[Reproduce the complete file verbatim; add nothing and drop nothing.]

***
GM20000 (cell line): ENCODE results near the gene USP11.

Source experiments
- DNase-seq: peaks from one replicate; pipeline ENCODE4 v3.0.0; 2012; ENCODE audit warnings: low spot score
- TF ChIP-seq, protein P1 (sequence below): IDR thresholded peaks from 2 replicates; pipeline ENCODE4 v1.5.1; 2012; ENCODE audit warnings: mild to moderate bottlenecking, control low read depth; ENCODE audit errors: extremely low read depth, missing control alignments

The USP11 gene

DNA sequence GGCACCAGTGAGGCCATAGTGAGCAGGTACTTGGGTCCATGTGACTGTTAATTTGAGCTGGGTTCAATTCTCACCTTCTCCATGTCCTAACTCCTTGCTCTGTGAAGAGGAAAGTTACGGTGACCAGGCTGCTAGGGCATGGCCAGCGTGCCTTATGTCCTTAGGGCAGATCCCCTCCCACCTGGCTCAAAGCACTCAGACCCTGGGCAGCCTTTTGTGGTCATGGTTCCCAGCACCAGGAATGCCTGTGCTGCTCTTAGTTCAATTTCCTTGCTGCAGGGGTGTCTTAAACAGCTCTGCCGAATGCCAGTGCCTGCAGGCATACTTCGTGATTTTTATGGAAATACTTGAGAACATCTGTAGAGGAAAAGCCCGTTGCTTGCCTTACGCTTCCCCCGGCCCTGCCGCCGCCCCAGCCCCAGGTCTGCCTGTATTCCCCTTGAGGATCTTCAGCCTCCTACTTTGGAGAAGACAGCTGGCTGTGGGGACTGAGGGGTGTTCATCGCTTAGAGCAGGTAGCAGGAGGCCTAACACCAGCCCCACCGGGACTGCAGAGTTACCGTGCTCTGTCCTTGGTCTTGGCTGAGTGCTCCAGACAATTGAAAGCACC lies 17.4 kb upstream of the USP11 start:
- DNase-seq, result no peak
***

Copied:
GM20000 (cell line): ENCODE results near the gene USP11.

Source experiments
- DNase-seq: peaks from one replicate; pipeline ENCODE4 v3.0.0; 2012; ENCODE audit warnings: low spot score
- TF ChIP-seq, protein P1 (sequence below): IDR thresholded peaks from 2 replicates; pipeline ENCODE4 v1.5.1; 2012; ENCODE audit warnings: mild to moderate bottlenecking, control low read depth; ENCODE audit errors: extremely low read depth, missing control alignments

The USP11 gene

DNA sequence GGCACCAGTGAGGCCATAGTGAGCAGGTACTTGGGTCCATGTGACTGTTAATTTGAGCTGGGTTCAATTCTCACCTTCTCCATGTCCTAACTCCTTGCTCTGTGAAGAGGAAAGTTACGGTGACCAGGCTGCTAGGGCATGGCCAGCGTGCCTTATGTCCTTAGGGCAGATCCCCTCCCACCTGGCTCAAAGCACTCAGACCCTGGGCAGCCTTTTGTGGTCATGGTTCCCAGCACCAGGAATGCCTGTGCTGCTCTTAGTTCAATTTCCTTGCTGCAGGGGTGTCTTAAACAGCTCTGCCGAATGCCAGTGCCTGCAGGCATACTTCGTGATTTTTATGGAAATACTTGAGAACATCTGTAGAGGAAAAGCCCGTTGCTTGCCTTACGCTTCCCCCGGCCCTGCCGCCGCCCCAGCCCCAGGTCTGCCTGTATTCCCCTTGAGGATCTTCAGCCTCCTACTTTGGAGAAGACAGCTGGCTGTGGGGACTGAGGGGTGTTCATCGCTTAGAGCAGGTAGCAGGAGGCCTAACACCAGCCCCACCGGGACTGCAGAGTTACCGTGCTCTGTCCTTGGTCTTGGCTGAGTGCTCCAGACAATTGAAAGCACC lies 17.4 kb upstream of the USP11 start:
- DNase-seq, result no peak